BGC members have also increased the checking age from “Think 21” to “Think 25” across betting shops and casinos, requiring anyone who is over 18 but looks under 25 to provide ID.

In addition, the council funds YGAM and GamCare’s £10m Young People’s Gambling Harm Prevention Programme, which has reached more than two million 11-to-19-year-olds, and those working with them, in the UK.

Wes Himes, Executive Director of Standards and Innovation at the BGC, said: “The BGC and our members are incredibly proud of these compliance rates, which put us ahead of our peers in every department.

“Bookmakers and casinos play a vital economic role on the UK’s hard-pressed high streets, as well as in the leisure and tourism sector. But economic contribution has to go hand-in-hand with the highest standards.”

DKK 595m

Spillemyndigheden, the Danish gambling authority, reported a year-over-year decline in gross gaming revenue across betting, gaming machines and land-based casinos in April, alongside an increase in online casino GGR.

Reporting figures for April 2024, the authority stated that GGR amounted to DKK 595m (€79.8m), down from the DKK 640m GGR during the same month last year.

In terms of GGR by sector, online casinos led the way with 45.85 per cent, followed by betting with 32.79 per cent, gaming machines with 16.11 per cent and land-based casinos with 5.26 per cent.

Online casinos in April generated DKK 273m in GGR, up 6.04 per cent from the DKK 257m reported during the same month the previous year. 

Within the vertical, gaming machines had the largest share of total GGR at 76.26 per cent, followed by roulette at 7.27 per cent, blackjack at seven per cent, commission at 3.66 per cent, other at 3.17 per cent and bingo at 2.64 per cent.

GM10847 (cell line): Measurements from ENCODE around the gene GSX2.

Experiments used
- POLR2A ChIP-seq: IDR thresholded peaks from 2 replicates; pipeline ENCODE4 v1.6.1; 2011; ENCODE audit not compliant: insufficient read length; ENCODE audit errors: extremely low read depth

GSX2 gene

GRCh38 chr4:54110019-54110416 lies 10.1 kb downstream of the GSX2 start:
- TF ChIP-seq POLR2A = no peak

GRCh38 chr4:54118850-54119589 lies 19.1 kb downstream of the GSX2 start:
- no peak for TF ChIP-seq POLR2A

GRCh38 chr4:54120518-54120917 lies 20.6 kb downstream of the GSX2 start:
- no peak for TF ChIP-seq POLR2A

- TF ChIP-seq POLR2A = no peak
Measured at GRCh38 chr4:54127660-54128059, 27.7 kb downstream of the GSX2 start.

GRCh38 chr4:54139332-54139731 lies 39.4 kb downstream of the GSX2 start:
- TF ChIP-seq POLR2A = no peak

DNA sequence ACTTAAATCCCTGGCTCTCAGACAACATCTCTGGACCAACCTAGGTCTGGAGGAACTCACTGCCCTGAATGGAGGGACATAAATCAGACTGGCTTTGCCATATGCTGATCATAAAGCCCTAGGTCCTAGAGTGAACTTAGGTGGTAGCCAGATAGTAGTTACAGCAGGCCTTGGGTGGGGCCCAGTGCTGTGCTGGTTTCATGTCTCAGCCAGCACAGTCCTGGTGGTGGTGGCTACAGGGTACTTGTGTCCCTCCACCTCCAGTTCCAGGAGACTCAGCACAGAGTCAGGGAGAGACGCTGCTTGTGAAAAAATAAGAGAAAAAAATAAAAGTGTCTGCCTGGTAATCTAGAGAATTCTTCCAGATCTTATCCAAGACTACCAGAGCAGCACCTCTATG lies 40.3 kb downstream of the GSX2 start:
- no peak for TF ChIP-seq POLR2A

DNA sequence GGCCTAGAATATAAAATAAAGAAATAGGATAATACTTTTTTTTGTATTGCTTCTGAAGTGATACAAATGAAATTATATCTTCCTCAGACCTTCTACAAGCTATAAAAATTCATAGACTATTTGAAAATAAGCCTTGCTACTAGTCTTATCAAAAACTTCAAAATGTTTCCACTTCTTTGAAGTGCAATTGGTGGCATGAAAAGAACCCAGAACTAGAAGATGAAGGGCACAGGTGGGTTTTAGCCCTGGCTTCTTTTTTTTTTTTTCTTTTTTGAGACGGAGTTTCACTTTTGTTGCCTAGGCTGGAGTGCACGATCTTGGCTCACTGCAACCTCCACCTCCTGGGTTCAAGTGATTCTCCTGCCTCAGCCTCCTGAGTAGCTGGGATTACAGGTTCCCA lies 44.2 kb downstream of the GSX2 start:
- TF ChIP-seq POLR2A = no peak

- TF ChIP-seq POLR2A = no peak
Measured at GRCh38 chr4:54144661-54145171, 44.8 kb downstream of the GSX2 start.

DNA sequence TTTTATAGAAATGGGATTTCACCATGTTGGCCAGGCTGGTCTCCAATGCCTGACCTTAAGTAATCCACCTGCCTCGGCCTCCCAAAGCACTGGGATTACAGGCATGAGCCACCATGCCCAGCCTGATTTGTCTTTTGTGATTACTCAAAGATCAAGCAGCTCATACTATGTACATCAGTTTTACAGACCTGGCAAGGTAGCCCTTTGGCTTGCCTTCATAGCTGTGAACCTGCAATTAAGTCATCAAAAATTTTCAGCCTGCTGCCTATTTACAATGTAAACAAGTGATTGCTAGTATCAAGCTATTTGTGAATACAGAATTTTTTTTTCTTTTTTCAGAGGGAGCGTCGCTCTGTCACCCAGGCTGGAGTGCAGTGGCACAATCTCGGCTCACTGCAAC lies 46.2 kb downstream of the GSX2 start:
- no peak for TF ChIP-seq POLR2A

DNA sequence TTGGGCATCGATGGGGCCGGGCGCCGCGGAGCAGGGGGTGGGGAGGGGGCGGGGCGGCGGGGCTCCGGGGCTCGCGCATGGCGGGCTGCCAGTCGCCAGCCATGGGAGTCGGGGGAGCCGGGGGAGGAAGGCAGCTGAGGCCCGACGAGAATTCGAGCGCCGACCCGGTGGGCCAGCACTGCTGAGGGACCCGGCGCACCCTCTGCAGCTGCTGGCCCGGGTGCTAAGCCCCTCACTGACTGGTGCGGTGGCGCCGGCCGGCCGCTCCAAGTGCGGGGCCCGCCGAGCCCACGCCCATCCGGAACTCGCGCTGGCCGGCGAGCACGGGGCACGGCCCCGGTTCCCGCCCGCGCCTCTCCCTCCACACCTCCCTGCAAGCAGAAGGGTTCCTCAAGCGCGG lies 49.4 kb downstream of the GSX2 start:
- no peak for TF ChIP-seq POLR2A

Spillemyndigheden noted that betting operations in April produced DKK 195m in GGR, down 20.92 per cent in comparison to DKK 247m reported in April 2023.

Mobile betting led the way with a 70.18 per cent share of the vertical’s total GGR, followed by land-based at 15.06 per cent and computer at 14.76 per cent.

Gaming machine GGR fell by 7.36 per cent YoY in April to DKK 96m (April 2023: DKK 104m) with an average daily GGR of DKK 3.3m. 

Gaming arcades generated a 79.65 per cent share of the vertical’s total GGR during the month, while restaurants produced 20.35 per cent.

Land-based casinos reported an April GGR of 31m, down 1.63 per cent YoY (April 2023: DKK 32m) with an average daily GGR of DKK 1.1m.

As of April 30, 2024, Spillemyndigheden noted that the ROFUS self-exclusion service had 50,740 registered persons, with 32,823 permanently registered persons and 17,914 temporary registered persons.

SEK 30m

Kindred has confirmed that the sanction fee ordered to the company by the Swedish Gambling Authority in 2020 has been reduced for a second time to SEK 30m. 

Following bonus rules violations that took place in 2019, Kindred’s wholly owned online casino subsidiary brand Spooniker was ordered to pay SEK $100m. 

The firm had been accused of offering “several different unauthorised bonuses” as well as games, specifically lotteries, that were not covered by the operator’s licence. 

At the time, the SEK 100m figure was considered necessary due to the nature of the violations, but the Authority did ensure the fine wouldn’t “exceed ten percent of the licence holder’s turnover”. 

In response to the original violations, the operator stated: “Kindred will appeal the SGA’s decision to obtain judicial guidance on how the new legislation should be interpreted. Until recently issued warnings and fines issued to other licence holders are tried in court and enforced, Kindred will continue to adopt a strict interpretation.

“Kindred is of the opinion that the Swedish Gambling Act adopted on January 1, 2019, has been vague in areas related to commercial activities and thereby creating unnecessary ambiguity. Kindred welcomes more clarity in these areas and continues to improve its operations to ensure full compliance.”

Following Kindred’s appeal, the sanction fee was originally reduced down to SEK 50m, however, over four years after the original violations, the fee has been reduced further to SEK 30m.